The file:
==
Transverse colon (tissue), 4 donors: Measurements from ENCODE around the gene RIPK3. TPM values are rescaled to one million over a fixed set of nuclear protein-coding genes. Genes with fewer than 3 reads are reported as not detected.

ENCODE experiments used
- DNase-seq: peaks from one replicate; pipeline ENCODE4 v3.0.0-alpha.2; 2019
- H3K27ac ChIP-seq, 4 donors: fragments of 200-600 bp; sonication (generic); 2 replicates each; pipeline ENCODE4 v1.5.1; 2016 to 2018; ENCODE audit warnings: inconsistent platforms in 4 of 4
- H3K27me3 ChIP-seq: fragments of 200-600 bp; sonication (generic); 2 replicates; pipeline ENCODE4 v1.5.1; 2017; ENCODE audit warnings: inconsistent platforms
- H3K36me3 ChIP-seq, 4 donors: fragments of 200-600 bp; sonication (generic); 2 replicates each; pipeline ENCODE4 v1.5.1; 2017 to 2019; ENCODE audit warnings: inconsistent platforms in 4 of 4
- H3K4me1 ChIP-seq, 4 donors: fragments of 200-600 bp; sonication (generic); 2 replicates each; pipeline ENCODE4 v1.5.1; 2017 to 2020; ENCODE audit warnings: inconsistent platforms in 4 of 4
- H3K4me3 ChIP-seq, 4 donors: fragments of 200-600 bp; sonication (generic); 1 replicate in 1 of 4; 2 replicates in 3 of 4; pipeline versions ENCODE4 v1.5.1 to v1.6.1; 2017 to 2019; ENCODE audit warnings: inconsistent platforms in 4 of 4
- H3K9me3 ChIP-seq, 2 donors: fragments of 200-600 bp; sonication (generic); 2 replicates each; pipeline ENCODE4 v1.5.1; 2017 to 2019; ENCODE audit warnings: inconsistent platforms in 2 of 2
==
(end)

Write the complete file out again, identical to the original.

Transverse colon (tissue), 4 donors: Measurements from ENCODE around the gene RIPK3. TPM values are rescaled to one million over a fixed set of nuclear protein-coding genes. Genes with fewer than 3 reads are reported as not detected.

ENCODE experiments used
- DNase-seq: peaks from one replicate; pipeline ENCODE4 v3.0.0-alpha.2; 2019
- H3K27ac ChIP-seq, 4 donors: fragments of 200-600 bp; sonication (generic); 2 replicates each; pipeline ENCODE4 v1.5.1; 2016 to 2018; ENCODE audit warnings: inconsistent platforms in 4 of 4
- H3K27me3 ChIP-seq: fragments of 200-600 bp; sonication (generic); 2 replicates; pipeline ENCODE4 v1.5.1; 2017; ENCODE audit warnings: inconsistent platforms
- H3K36me3 ChIP-seq, 4 donors: fragments of 200-600 bp; sonication (generic); 2 replicates each; pipeline ENCODE4 v1.5.1; 2017 to 2019; ENCODE audit warnings: inconsistent platforms in 4 of 4
- H3K4me1 ChIP-seq, 4 donors: fragments of 200-600 bp; sonication (generic); 2 replicates each; pipeline ENCODE4 v1.5.1; 2017 to 2020; ENCODE audit warnings: inconsistent platforms in 4 of 4
- H3K4me3 ChIP-seq, 4 donors: fragments of 200-600 bp; sonication (generic); 1 replicate in 1 of 4; 2 replicates in 3 of 4; pipeline versions ENCODE4 v1.5.1 to v1.6.1; 2017 to 2019; ENCODE audit warnings: inconsistent platforms in 4 of 4
- H3K9me3 ChIP-seq, 2 donors: fragments of 200-600 bp; sonication (generic); 2 replicates each; pipeline ENCODE4 v1.5.1; 2017 to 2019; ENCODE audit warnings: inconsistent platforms in 2 of 2